The unauthorized joy ride sparked a security scare that saw military jets scrambled to incept him.
Russell spoke to air traffic control during the flight, describing himself as “a broken guy”:
“Got a few screws loose, I guess. Never really knew it until now,” Russell can be heard to say on an audio recording of the conversation.
Minutes later, Russell crashed into an island on the Puget Sound. He’s presumed dead.
The local sheriff’s department said Russell was “suicidal” and his actions were not believed to be connected to terrorism.
Mike Matthews, a spokesperson for Russell’s family, said they were devastated by the loss:
“We are stunned and heartbroken. It may seem difficult for those watching at home to believe but Beebo was a warm, compassionate man,” Matthews told reporters on Saturday (August 11). “A childhood friend remarked that Beebo was loved by everyone because he was kind and gentle to each person he met.”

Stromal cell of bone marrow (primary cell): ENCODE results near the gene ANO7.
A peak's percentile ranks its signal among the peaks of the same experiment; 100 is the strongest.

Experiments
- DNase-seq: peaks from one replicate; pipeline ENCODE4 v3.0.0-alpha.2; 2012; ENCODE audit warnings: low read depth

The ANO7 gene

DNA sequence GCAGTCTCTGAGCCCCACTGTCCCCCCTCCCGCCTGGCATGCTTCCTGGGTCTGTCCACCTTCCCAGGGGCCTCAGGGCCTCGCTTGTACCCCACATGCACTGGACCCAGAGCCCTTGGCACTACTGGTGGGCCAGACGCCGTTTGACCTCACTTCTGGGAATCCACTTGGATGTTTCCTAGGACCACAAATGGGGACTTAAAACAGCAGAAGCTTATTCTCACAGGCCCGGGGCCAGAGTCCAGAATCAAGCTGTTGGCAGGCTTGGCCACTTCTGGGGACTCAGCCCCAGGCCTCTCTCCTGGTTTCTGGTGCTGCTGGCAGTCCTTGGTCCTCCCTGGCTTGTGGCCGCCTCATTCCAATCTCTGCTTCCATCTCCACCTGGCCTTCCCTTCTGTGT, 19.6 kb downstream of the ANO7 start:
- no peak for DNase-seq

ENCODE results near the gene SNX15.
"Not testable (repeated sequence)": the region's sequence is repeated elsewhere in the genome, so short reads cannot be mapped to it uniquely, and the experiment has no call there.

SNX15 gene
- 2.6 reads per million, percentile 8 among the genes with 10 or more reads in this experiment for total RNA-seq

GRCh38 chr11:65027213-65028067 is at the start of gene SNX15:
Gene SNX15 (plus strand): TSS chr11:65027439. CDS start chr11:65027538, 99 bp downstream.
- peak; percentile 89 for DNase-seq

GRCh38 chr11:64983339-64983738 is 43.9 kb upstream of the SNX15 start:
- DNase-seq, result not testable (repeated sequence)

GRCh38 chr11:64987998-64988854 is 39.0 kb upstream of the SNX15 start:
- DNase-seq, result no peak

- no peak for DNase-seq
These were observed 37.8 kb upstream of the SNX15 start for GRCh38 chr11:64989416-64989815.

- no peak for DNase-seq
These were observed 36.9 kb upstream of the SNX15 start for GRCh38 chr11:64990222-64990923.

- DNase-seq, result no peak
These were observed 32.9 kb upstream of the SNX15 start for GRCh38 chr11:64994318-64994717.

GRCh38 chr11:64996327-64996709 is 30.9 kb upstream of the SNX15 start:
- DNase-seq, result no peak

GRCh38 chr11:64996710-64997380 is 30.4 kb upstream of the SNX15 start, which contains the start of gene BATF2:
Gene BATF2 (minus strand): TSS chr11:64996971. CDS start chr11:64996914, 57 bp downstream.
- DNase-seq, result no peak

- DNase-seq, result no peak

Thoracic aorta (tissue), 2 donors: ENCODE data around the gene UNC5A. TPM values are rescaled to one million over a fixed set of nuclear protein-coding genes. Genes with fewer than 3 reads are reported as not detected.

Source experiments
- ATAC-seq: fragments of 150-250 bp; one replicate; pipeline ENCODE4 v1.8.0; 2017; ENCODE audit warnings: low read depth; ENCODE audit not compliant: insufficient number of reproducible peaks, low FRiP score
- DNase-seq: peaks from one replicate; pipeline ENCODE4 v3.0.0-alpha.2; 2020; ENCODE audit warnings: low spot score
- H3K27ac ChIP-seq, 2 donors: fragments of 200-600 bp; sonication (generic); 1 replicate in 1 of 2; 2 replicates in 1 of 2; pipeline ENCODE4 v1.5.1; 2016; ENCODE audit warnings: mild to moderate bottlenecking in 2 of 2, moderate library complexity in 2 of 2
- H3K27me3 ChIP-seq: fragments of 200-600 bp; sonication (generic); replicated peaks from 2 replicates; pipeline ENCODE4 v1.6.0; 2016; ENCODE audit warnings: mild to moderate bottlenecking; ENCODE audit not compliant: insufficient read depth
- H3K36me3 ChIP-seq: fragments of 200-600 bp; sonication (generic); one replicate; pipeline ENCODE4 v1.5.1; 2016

Twenty-nine-year-old Russell, who did not have a pilot’s license, worked for Horizon Airlines, a subsidiary of Alaska Airlines, helping baggage handlers. He underwent criminal background checks and was authorised to be in the area where he stole the plane.
A day after the dramatic events in Seattle, the airport appeared to be back to normal.
But Russell’s actions have raised questions about US airport security, even as investigators try to understand how and why he did it.
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